As straightforward as it gets, T. Cooper breaks down Adeola's spring/summer makeup formula. "We're doing light lids and a darker crease, just to make the crease super defined," she explains. As for cheeks and lips, a "dark liner with a light pink in the center," warms the face up and complements the heavy amount of blush that was used. But as computed as this seems, the shape of the look varied depending on the model's skin tone. T. Cooper, who always looks after her models and makes sure they don't walk on the runway with an "ashy face," mentions that "not everyone can wear the same thing," but what they all share is the look of a nude lip.

Model wears Dieux eye patches backstage at Tia Adeola

Kana Motojima

Although glamour brings a hefty amount of blush to the apples of cheeks, T. Cooper says that her secret weapon for a dramatic and glamorous look is dewy and clean skin. "The star is the skin, we've been really concentrating on the skin," she says immovably. "Espressoh makes a great concealer and we've been using that to even out any imperfections," she adds. The level of respect she puts toward skincare doesn't go unnoticed when the second beauty sponsor of the show is Dieux Skin, a clinical skincare line. While models walk around in their green-packaged eye patches, it breathes the sentiment that T. Cooper shared about "no one noticing the work that goes into beautiful skin," to life.

But Adeola's first love, within the frame of glamour, was always hair. "I love long hair. I grew up wearing braids my whole life," Adeola says while getting her hair flat-ironed for her final walk that closes out the runway. Her affinity for long braids was present during the runway show as thick singular braids were interloped by several silver metal rings.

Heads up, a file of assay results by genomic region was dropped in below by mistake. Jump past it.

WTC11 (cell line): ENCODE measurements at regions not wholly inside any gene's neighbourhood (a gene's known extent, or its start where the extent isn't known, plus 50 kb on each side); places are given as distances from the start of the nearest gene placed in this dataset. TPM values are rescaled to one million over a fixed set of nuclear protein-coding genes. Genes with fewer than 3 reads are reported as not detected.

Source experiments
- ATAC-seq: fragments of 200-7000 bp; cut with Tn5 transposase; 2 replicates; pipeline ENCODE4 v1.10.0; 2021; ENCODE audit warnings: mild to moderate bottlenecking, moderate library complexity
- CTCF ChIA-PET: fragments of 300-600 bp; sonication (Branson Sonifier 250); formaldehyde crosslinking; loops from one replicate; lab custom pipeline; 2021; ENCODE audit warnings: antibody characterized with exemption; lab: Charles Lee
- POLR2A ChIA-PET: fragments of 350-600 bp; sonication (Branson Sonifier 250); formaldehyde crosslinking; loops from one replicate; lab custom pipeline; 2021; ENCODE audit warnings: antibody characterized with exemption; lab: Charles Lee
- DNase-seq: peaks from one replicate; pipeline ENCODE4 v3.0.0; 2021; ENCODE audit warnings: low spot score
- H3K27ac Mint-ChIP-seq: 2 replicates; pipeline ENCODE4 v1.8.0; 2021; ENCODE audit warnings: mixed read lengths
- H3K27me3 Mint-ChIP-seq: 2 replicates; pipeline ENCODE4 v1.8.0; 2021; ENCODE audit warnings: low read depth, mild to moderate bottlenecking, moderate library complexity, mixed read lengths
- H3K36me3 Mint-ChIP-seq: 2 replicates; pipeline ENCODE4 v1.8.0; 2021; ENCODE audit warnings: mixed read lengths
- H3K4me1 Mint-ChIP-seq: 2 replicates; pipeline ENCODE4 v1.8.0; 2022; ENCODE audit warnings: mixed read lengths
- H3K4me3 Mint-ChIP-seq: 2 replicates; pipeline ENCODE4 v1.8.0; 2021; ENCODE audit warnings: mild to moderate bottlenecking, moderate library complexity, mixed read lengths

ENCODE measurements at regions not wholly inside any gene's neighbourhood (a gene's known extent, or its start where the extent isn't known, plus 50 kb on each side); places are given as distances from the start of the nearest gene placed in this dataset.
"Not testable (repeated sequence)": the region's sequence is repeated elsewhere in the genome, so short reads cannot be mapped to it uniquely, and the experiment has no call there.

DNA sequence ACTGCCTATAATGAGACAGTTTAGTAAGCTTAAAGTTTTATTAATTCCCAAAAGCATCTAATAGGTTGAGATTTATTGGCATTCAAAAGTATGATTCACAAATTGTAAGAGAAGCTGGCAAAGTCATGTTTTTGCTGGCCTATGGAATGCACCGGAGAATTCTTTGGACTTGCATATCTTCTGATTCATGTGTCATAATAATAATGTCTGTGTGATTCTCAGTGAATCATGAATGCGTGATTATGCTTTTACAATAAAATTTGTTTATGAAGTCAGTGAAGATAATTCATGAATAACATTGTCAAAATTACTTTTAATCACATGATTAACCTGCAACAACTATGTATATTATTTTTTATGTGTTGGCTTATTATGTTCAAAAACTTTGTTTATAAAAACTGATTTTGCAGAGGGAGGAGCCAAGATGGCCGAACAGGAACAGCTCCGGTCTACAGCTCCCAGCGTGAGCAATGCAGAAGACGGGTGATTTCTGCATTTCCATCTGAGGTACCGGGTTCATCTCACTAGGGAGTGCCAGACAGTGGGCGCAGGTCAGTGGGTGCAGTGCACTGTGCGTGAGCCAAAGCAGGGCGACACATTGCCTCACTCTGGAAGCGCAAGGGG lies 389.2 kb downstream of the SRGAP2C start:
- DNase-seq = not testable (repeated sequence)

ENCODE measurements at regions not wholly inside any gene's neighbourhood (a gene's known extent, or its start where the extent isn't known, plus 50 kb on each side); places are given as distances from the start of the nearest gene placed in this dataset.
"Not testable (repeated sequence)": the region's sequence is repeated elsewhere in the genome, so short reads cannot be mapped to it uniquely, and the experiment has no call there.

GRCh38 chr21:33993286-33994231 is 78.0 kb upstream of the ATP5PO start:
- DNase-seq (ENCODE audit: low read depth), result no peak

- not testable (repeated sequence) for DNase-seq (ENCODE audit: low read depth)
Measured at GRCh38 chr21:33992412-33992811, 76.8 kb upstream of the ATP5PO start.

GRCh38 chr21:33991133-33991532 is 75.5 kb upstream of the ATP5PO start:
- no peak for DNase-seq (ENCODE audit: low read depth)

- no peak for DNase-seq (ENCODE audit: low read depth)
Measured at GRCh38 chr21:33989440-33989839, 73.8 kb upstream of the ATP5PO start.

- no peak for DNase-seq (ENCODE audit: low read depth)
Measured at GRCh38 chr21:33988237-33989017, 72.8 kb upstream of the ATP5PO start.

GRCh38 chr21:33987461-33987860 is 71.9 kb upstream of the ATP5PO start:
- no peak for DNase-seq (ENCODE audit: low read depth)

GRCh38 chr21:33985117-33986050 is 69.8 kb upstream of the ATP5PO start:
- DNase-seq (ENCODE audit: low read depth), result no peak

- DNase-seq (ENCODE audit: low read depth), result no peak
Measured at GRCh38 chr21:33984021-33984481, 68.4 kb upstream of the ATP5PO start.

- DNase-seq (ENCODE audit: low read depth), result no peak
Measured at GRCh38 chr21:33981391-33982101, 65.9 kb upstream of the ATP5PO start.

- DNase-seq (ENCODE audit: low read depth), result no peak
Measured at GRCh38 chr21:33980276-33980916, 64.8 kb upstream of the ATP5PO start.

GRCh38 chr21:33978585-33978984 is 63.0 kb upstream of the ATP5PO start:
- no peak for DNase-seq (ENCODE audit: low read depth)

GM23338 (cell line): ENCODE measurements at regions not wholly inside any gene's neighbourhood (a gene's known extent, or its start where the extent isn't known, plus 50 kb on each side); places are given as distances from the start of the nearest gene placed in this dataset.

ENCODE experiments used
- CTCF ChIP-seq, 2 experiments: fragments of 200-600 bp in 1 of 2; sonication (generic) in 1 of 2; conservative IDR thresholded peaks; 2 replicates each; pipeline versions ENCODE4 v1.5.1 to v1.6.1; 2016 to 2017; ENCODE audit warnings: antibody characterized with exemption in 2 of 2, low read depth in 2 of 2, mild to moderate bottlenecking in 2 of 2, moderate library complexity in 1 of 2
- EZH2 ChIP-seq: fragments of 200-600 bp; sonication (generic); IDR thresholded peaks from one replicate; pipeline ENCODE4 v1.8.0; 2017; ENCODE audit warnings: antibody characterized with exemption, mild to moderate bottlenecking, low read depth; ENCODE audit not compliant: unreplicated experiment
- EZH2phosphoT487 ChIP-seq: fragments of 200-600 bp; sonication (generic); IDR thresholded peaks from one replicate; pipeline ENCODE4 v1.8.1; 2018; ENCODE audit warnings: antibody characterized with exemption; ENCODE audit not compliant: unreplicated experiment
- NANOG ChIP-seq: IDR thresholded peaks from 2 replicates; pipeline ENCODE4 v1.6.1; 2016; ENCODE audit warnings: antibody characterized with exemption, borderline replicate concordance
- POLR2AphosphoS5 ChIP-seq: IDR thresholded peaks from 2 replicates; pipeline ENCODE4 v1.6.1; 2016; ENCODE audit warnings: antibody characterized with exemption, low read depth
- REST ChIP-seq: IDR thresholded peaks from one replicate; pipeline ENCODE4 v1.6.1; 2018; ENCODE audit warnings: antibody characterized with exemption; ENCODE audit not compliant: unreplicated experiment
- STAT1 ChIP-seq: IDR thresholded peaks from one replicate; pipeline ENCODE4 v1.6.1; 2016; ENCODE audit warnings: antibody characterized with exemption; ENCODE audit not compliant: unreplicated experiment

Model gets hair done backstage at Tia Adeola

Kana Motojima

The key hairstylist, Mike Martinez, who was wrangled up within less than a week before showtime to style out 38 models, believes that cross-correction was his main prioritization with the time sensitivity. "We wanted to do long braids on the girls and we wanted to feed them in, but we just didn't have the time... We wanted to keep things fluid and make the girls comfortable," he says as girls walk effortlessly throughout the backstage area while holding their braided ponytails by the metal ring like a purse. Shockingly, Martinez allowed the models to pick their hairstyle. "Some girls wanted the braid and some wanted to wear their hair big and natural," he mentions. Speaking on the immediacy that fashion shows invite, remaining "flexible" and "innovative" during a show is imperative to the process. Working with pre-stretched 56-inch braiding hair warranted the burning of flyaways and ends as the drying process would have been combative with the nature of backstage.

Model gets makeup done backstage at Tia Adeola

Kana Motojima

Yet again, Tia Adeola showcases the substantial beauty that feeds off a woman's natural allure and essence. Focusing on what we've loved and seen in the past—floor-length braids, metal hair accessories, glamorous cut-creases, and shining liner—is found to be fresh and innovative when paired with her transcendental vision.